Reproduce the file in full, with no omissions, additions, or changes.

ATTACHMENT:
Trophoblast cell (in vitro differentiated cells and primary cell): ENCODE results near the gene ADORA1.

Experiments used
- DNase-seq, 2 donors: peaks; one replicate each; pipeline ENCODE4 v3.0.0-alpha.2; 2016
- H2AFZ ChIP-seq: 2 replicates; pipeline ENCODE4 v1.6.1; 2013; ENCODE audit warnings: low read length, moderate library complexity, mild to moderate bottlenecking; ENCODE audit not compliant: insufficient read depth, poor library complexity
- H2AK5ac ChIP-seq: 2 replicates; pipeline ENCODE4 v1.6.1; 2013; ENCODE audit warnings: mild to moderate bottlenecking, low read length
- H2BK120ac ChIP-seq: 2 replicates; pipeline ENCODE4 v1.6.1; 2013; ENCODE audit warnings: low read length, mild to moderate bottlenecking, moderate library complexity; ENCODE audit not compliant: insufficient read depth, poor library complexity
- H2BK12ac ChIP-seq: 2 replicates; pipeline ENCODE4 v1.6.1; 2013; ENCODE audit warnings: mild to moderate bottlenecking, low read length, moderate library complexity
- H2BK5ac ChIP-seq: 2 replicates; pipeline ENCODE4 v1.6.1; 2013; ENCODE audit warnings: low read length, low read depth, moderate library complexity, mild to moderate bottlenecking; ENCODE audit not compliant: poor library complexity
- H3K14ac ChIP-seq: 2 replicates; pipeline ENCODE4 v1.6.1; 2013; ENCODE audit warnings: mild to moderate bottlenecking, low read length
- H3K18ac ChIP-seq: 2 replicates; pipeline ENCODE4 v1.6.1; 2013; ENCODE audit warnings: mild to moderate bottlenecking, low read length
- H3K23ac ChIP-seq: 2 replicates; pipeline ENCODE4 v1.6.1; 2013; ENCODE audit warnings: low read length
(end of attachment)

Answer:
Trophoblast cell (in vitro differentiated cells and primary cell): ENCODE results near the gene ADORA1.

Experiments used
- DNase-seq, 2 donors: peaks; one replicate each; pipeline ENCODE4 v3.0.0-alpha.2; 2016
- H2AFZ ChIP-seq: 2 replicates; pipeline ENCODE4 v1.6.1; 2013; ENCODE audit warnings: low read length, moderate library complexity, mild to moderate bottlenecking; ENCODE audit not compliant: insufficient read depth, poor library complexity
- H2AK5ac ChIP-seq: 2 replicates; pipeline ENCODE4 v1.6.1; 2013; ENCODE audit warnings: mild to moderate bottlenecking, low read length
- H2BK120ac ChIP-seq: 2 replicates; pipeline ENCODE4 v1.6.1; 2013; ENCODE audit warnings: low read length, mild to moderate bottlenecking, moderate library complexity; ENCODE audit not compliant: insufficient read depth, poor library complexity
- H2BK12ac ChIP-seq: 2 replicates; pipeline ENCODE4 v1.6.1; 2013; ENCODE audit warnings: mild to moderate bottlenecking, low read length, moderate library complexity
- H2BK5ac ChIP-seq: 2 replicates; pipeline ENCODE4 v1.6.1; 2013; ENCODE audit warnings: low read length, low read depth, moderate library complexity, mild to moderate bottlenecking; ENCODE audit not compliant: poor library complexity
- H3K14ac ChIP-seq: 2 replicates; pipeline ENCODE4 v1.6.1; 2013; ENCODE audit warnings: mild to moderate bottlenecking, low read length
- H3K18ac ChIP-seq: 2 replicates; pipeline ENCODE4 v1.6.1; 2013; ENCODE audit warnings: mild to moderate bottlenecking, low read length
- H3K23ac ChIP-seq: 2 replicates; pipeline ENCODE4 v1.6.1; 2013; ENCODE audit warnings: low read length